Google shows the NSA how to make surveillance socially acceptable - with a £30 TV Dongle

Do read the press cover on the launch of the new Google Chromecast TV dongle . In my blog entry on the breaking of the “Social Contract” that underpins public acceptance of the way the Internet works, I mentioned the reaction at a CTF meeting when we learned that smart TV licenses require you to give permission to transmit data on your viewing habits to anywhere in the world. The gathering pace of the convergence of the worlds of the TV, mobile phone, personal computer and Internet, often with no off-switch to protect against 24 by 7 surveillance, is now truly transformative.

The volumes of data which threaten to seriously overload our current telecommunications infrastructure and clog wifi capacity put debates over broadband policy, net neutrality, privacy and surveillance, into a different context. I have not had time to blog over the past week because I have been trying to draft possible terms of reference for studies to look at the political consequences. The hardest has been that for the study on how to balance privacy, security, consumer choice and a seamless Internet with the aspirations of suppliers to have contractual control over data on their customers’ usage (for commercial purposes) without making that data available to law enforcement to take action when they fail to protect their their customers from criminal abuse.

The members of the “Reform Government Surveillance Group” have taken the collection of data on our on-line behaviour to extremes beyond the wildest dreams of state surveillance operations – and most consumers appear happy to agree, in return for cheap access to on-line content. That has many consequences and their public statements need to be cmpared with their contractual practices.

To illustrate the direction in which they are leading debate, I would like to juxtapose the Microsoft claim that it is entitled to examine hotmail traffic to find a leak with what happened when a former  Deutsche Telekom security manager undertook similar activities over their networks to also identify a leak. He went to jail[see footnote]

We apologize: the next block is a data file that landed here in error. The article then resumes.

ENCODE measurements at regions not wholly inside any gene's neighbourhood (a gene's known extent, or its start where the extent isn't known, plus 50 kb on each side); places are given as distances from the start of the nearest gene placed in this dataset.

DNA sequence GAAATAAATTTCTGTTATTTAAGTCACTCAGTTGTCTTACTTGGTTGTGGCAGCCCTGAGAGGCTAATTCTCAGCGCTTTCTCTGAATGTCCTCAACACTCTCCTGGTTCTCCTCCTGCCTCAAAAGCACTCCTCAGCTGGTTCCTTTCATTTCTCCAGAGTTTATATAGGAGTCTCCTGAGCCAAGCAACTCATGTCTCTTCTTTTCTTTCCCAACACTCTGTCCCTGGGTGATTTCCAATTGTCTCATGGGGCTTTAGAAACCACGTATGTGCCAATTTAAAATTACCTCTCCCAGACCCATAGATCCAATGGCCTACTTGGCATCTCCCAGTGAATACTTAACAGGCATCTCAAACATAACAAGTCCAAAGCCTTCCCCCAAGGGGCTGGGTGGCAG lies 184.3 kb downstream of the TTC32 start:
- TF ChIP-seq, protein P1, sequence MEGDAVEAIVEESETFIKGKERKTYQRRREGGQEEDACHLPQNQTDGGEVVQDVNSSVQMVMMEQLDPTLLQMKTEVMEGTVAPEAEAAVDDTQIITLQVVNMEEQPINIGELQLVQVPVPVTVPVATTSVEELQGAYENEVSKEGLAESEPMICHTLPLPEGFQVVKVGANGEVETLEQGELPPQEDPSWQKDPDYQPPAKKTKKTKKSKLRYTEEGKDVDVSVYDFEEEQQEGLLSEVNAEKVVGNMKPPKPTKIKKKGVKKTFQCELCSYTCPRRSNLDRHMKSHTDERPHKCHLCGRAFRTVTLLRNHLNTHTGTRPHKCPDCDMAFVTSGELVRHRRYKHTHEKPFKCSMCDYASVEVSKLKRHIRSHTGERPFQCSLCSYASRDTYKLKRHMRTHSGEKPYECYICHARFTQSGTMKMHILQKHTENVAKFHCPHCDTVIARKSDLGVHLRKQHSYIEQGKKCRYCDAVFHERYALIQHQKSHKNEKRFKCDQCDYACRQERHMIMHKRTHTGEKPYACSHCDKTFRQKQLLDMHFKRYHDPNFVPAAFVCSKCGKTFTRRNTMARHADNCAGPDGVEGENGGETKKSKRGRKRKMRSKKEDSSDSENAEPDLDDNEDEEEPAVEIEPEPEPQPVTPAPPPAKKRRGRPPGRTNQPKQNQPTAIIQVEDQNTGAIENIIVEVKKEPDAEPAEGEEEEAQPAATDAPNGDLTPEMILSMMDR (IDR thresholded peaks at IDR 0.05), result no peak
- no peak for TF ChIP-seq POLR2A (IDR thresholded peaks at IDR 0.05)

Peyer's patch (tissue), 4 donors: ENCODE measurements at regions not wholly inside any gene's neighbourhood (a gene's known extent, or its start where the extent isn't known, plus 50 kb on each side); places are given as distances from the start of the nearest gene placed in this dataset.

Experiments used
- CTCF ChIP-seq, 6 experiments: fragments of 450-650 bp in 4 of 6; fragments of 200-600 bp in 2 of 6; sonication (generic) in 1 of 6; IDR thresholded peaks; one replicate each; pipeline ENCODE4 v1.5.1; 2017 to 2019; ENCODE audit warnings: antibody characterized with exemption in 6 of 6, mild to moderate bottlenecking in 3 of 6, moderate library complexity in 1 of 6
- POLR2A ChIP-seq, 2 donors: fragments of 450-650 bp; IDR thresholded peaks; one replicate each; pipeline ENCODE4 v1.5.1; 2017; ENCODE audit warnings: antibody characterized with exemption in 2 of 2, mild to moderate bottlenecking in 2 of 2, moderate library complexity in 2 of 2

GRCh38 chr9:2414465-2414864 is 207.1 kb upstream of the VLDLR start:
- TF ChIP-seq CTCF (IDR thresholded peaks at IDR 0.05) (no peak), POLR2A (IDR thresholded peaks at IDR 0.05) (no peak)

If the “difference” is “merely” that between US law and German law (including the EU Data Protection and Telecoms Regulations) then the Balkanisation of the Internet is only a matter of time – unless and until the members of the Reform Government Surveillance Group help lead the way towards a new global Internet social contract. The current “contract” was reflects the hopes and fears of a generation of software engineers whose political views (we good, them bad) were formed during the Vietnam war and the side they took during the protests against that war. But Google and its peers have since taken the technologies of big data and surveillance (pioneered by Bletchley and Fort Meade) to a nature and scale that dwarves the operations of GCHQ and the NSA. 

I happen to be content to use Google and Microsoft products and services, despite their monitoring operations. But I would have far more trust in those services if they provided better and faster access to law enforcement to help protect myself and my family from those who have gained access to their data, whether legally or not, in order to impersonate, defraud or otherwise abuse us. My (qualified) trust in the political and commercial impartiality (more or less) of UK law enforcement working in partnership with industry to protect me does not, however, extend to that of the United States (more “democratically accountable” and therefore more leak-prone and policitised) or other (Roman Law) members of the European Union, let alone other parts of the world.

I would like to think that, provided others share that view, there is an opportunity for the UK to take a lead in rebuilding trust in the on-line world. But, if so, the reconciliation of that approach with a globally seamless Internet, not just technology assisted arbitrage across egualtory boundaries, will depend on the stance taken by the members of the Reform Surveillance Group. I would particularly like to see them collectively fund and publish serious research into the attitudes of consumers towards security, privacy and choice and how their business models reflect the priorities of their customers, not jsut their employees and shareholders.

Why should they do this?

If they do not their current share prices have reached their zenith and will more than halve over the next five years, whether or not the UK is capable of taking the necessary lead because:
 “Times they are a changing“.    

FOOTNOTE 29th March – Microsoft has changed policy in the wake of the reaction to publicity for this case